Columbia Library columns (v.15(1965Nov-1966May))

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  v.15,no.3(1966:May): Page 10  

New Light on Dreiser
in the 1890's


great deal is known about Theodore Dreiser (wit¬
ness the recent massive Swanberg biography), but
relatively little about the man wdio wrote Sister
Carrie. A Dreiser manuscript, "Some American Women Painters,"
and two of his unpublished letters in the Special Collections De¬
partment of the Columbia Libraries illustrate this apparent para¬

Thanks to the two volumes of Dreiser's never-completed
autobiography, we have a good understanding of his extra¬
ordinary midwestern boyhood and first career as a newspaper¬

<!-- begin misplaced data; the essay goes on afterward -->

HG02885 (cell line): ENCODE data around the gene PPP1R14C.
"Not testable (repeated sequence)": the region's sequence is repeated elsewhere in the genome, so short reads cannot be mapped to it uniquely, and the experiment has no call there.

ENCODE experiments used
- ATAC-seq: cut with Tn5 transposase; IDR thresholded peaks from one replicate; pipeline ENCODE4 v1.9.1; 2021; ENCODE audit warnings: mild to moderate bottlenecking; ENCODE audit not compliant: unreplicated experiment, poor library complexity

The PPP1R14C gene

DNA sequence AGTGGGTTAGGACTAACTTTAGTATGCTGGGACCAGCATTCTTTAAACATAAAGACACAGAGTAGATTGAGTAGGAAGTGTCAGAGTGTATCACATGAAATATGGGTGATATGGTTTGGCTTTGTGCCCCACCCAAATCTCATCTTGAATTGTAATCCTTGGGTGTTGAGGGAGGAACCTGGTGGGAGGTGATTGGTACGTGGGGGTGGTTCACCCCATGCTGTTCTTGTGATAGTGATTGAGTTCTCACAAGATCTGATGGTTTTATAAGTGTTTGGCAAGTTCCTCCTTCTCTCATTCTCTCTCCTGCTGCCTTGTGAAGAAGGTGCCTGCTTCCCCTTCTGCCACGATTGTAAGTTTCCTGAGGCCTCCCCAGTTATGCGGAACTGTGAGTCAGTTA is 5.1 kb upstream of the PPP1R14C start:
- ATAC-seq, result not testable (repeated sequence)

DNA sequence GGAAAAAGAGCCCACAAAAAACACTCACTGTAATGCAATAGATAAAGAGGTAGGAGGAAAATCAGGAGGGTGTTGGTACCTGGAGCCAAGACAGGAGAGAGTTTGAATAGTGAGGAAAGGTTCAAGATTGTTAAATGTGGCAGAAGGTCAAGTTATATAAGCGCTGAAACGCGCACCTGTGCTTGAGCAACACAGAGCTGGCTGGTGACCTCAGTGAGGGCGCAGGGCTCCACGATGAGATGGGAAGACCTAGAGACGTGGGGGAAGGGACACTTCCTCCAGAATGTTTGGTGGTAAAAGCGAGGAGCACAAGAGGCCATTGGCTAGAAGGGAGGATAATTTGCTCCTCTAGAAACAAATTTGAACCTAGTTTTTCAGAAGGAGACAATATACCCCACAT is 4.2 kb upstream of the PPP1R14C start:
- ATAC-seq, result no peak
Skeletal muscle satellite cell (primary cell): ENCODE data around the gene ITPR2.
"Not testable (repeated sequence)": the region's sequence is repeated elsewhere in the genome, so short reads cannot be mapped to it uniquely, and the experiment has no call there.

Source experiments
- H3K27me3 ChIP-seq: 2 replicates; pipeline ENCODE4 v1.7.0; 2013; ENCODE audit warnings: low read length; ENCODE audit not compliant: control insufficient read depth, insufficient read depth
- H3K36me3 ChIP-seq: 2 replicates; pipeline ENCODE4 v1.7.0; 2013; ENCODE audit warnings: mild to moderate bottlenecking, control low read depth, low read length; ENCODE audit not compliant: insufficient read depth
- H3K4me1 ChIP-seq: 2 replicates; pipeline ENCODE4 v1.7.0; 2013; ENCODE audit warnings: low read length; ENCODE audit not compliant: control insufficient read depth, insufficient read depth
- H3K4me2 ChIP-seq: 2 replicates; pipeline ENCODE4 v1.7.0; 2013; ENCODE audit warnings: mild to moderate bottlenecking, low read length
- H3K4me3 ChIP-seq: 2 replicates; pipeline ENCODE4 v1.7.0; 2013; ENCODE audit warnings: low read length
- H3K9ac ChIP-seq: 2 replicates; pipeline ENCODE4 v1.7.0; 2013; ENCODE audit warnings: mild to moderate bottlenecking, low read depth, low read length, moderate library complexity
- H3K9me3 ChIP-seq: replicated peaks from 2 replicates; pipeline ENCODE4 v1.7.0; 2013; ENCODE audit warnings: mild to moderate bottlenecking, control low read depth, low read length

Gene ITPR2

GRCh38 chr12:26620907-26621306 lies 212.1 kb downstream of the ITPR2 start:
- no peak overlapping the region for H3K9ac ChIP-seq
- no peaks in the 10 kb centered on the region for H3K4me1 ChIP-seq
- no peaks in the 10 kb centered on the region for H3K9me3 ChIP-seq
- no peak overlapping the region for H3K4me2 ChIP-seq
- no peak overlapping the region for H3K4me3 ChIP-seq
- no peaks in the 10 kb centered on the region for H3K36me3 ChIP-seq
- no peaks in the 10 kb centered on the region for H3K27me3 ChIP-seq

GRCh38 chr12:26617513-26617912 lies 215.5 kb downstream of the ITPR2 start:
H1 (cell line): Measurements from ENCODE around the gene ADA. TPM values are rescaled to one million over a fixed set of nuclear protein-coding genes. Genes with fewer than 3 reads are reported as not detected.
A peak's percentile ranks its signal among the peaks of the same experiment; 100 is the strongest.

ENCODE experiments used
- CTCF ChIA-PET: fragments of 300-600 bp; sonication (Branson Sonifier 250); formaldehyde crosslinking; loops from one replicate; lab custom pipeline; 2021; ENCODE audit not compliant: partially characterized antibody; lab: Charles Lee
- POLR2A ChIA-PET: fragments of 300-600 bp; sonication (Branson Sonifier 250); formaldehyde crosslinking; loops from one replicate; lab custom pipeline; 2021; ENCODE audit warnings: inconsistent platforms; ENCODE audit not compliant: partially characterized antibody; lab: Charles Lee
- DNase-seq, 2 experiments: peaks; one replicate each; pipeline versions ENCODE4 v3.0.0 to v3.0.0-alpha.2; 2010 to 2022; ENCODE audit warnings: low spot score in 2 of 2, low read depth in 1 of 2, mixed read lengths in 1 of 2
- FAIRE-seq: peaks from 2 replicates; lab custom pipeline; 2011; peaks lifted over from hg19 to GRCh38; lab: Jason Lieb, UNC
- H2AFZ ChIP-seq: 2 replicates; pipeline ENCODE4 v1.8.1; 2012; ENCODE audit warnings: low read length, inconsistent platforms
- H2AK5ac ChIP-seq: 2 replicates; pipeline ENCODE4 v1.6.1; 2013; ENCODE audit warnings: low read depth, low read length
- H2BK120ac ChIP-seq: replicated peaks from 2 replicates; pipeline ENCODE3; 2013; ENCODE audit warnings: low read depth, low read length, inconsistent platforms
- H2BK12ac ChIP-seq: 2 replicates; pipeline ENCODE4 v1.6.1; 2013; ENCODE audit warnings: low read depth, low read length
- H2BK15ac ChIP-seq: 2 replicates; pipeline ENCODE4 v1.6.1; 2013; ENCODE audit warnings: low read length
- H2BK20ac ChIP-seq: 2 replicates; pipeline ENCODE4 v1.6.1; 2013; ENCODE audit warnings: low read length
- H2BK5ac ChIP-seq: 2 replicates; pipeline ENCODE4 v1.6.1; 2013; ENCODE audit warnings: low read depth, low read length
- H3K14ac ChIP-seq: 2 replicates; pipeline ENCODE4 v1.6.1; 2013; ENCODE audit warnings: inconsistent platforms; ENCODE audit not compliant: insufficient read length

man, up to the time he .settled in New York in 1895. We may
know all too much about his career after the publication of
Sister Carrie in 1900: pioneer of urban naturalism, battler with
the censors, iconoclast and radical, in the 1910's, 1920's, 1930's
and 1940's. But the lialf decade intervening between the private
and the public Dreiser remains blurred. It may be the most im¬
portant period of Dreiser's long life, for it w;is between 1895
and 1900 that he became the man who wrote his miraculous
first novel, in a great rush through the fall, winter and spring
of 1899-1900.

The "lost" Dreiser can be found in, of all places, the first
(1899) volume of Who's Who in America:

Dreiser, Theodore, journahst-aiirhor . . . connected w-ith daily pa¬
pers, Chicago, St. Louis, Pittsburgh, 1H91-5; editor Every Month,
musical magazine, 1H95-7; then in sp'l work for Cosmopolitan maga¬
zine; contributes prose and verse to various periodicals. Author:
Studies of Contemporarv Celebrities; Poems. Residence: 6 W. lozd
St., New York.
  v.15,no.3(1966:May): Page 10